Based on the analysis above, it is known that peak power demand could be reduced by avoiding the dense queue. In order to achieve this goal, we first analyze the relation between extra station dwell time and the number of delayed trains.
Generally speaking, each train has a required dwell time at a station. If a train stops longer than the required dwell time, we call the extra time as
Formation of dense queue.
As it is shown in Figure
When train 1 starts, the positions of following trains are
Let
Letting
then the number of delayed trains should satisfy
The power demand of the
The peak power demand of the
The total peak power demand of all delayed following trains
Because there are more traction periods, traditional PRD techniques cause energy consumption increasing. Energy conservation is the research interest in many fields [
For electric traction systems, the motion equations of train have the following forms:
Note that the basic resistance
The energy efficient operation problem is modeled as follows:
By applying Pontryagin maximum principle to solve the problem as specified in (
It is easy to prove that the Hamiltonian reaches the maximum with respect to
Full power (
Partial power (
No power and no braking (
Partial braking (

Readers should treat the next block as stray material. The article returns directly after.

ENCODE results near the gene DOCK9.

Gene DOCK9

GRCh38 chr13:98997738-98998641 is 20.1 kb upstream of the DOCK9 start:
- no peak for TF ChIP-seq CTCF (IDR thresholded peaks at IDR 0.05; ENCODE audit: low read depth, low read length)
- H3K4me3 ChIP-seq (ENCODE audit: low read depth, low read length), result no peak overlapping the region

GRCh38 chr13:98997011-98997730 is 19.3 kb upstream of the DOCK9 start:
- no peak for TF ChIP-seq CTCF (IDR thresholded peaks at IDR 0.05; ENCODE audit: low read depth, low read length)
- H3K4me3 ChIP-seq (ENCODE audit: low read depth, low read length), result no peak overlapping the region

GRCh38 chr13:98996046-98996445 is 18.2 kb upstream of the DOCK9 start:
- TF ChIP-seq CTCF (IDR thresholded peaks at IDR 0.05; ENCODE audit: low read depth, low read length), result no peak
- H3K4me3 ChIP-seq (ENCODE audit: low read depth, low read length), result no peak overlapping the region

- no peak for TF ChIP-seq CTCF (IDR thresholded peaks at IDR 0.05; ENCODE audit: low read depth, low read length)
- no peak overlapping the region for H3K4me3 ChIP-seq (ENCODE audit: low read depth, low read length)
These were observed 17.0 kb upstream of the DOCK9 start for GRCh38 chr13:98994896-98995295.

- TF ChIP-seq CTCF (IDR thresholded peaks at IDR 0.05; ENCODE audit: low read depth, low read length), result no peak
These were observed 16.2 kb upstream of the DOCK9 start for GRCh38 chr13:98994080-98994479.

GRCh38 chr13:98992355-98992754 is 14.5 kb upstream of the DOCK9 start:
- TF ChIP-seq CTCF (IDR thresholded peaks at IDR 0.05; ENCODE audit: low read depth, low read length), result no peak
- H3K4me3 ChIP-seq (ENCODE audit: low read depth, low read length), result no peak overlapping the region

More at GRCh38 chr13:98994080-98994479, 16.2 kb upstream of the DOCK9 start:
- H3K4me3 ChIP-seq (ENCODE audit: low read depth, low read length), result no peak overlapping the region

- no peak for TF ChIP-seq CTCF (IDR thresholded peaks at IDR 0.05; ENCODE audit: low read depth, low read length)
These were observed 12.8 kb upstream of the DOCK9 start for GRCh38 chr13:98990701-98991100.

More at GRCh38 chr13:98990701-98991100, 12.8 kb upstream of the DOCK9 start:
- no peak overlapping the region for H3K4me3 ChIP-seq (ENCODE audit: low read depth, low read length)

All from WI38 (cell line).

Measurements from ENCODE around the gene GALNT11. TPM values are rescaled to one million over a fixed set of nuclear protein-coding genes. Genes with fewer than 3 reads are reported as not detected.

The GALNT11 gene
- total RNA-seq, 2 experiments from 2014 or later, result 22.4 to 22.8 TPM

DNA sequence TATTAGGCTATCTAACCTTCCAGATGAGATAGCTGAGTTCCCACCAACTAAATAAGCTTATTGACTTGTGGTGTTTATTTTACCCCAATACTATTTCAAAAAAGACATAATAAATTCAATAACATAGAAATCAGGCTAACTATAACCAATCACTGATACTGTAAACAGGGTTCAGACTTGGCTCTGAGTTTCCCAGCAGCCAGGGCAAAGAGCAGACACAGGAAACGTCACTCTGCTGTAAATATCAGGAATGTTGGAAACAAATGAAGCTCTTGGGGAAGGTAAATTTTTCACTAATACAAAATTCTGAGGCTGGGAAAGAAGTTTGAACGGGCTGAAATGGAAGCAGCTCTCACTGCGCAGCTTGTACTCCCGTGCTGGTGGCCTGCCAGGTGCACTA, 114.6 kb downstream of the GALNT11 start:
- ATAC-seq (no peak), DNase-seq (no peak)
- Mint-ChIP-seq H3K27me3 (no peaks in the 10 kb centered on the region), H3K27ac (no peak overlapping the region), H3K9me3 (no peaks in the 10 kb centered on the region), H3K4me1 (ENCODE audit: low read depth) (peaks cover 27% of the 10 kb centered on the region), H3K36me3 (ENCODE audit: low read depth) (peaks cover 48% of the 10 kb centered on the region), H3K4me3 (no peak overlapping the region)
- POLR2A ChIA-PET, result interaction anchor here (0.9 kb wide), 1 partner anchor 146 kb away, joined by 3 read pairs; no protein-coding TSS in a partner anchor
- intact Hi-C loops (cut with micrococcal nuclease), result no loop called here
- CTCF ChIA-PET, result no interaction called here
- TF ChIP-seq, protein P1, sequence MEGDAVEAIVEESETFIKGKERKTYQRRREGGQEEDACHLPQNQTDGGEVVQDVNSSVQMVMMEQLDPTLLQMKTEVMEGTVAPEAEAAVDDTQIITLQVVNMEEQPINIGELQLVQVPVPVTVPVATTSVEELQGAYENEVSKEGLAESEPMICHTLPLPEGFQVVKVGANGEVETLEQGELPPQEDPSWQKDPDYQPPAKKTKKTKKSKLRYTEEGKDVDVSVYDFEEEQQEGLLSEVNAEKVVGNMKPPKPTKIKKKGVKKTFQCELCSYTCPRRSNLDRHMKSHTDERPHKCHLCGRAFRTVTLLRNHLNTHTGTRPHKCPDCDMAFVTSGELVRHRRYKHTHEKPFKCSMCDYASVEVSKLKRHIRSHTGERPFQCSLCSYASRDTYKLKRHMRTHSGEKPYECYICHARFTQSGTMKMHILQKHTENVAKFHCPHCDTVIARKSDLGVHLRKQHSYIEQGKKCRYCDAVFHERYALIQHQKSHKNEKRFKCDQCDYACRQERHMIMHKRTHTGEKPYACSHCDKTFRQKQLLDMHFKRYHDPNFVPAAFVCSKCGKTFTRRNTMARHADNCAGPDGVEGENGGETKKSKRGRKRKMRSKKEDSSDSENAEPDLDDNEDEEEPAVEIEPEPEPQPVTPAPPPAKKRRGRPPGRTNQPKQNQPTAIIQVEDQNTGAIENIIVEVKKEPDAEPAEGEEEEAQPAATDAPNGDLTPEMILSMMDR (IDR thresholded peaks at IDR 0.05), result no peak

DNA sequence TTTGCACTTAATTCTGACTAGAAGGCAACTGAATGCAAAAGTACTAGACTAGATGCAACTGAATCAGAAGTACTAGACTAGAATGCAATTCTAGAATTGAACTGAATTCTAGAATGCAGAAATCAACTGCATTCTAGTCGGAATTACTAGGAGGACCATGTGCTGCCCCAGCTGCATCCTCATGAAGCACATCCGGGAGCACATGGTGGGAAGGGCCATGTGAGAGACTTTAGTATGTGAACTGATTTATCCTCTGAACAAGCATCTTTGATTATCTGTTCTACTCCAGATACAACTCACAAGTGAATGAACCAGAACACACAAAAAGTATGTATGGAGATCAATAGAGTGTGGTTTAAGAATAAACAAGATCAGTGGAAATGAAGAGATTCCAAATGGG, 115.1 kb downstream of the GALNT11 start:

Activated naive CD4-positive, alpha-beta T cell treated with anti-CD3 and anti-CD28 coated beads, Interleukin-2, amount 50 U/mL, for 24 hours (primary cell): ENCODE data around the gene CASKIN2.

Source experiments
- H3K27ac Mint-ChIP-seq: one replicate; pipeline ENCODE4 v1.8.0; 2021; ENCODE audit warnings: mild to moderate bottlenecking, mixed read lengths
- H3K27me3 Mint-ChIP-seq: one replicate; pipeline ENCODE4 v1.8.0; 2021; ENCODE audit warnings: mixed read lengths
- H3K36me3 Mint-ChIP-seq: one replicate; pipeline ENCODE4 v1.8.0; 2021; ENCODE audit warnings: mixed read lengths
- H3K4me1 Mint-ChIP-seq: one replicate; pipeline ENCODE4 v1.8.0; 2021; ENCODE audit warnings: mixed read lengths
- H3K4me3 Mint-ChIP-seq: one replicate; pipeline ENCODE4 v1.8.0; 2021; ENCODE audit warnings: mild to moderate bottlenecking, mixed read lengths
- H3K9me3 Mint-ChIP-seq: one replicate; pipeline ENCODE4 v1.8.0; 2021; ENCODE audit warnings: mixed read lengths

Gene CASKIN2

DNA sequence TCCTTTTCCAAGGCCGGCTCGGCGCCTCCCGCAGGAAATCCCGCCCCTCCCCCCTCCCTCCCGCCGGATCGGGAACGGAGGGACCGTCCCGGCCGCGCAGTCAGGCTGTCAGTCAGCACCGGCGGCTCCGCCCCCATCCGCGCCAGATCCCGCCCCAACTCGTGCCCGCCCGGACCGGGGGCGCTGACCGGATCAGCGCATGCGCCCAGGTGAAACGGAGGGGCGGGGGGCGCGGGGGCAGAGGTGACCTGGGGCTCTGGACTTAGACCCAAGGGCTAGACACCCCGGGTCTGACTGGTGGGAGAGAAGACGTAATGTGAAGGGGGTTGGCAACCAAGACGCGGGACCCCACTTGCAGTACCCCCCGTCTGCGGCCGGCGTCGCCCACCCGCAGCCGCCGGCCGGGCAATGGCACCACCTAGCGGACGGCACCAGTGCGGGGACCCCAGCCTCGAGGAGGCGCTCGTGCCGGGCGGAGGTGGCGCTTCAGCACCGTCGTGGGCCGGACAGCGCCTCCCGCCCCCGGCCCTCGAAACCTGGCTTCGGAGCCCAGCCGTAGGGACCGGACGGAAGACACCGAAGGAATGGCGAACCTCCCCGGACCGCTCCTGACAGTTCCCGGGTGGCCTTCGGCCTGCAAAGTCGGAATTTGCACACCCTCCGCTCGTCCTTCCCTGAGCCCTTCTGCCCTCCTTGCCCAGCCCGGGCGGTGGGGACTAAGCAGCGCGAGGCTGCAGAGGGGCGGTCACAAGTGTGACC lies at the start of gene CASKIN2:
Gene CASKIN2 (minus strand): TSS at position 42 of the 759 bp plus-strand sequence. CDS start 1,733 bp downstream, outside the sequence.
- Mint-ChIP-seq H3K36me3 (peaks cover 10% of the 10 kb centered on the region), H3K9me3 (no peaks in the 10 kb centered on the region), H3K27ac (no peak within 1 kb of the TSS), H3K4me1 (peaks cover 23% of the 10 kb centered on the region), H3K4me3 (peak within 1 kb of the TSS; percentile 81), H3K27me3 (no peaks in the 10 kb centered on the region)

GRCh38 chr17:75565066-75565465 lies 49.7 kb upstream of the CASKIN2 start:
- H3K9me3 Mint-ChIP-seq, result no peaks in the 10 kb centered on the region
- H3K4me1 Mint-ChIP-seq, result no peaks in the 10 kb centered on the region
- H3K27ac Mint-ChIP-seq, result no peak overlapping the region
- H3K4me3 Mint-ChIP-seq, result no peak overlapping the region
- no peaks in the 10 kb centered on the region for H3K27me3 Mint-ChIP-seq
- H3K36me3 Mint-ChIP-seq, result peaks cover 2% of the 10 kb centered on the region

Full braking (
They could be seen as four possible driving phases, which are
acceleration with full power;
speed holding with partial power or braking;
coasting with no power and braking;
braking with full braking.
Based on the above analysis, it is seen that the energy saving strategy relies on these optimal controls. Train energy saving driving process is the process of switching from an optimal control to another, and the switching sequence is acceleration, speed holding, coasting, and braking.
Then, the optimal control switching speeds and running phases duration are treated as decision parameters. The energy and power can be expressed by these decision parameters. The power demand is used as the objective function of a nonlinear programming problem. The constraints include running time and distance. In actual train operation, maximum power and braking cannot be applied by considering the ride comfort. Instead, a service acceleration/braking rate is applied. Therefore, by solving the nonlinear programming model, a reference trajectory leading to less power and energy consumption can be obtained.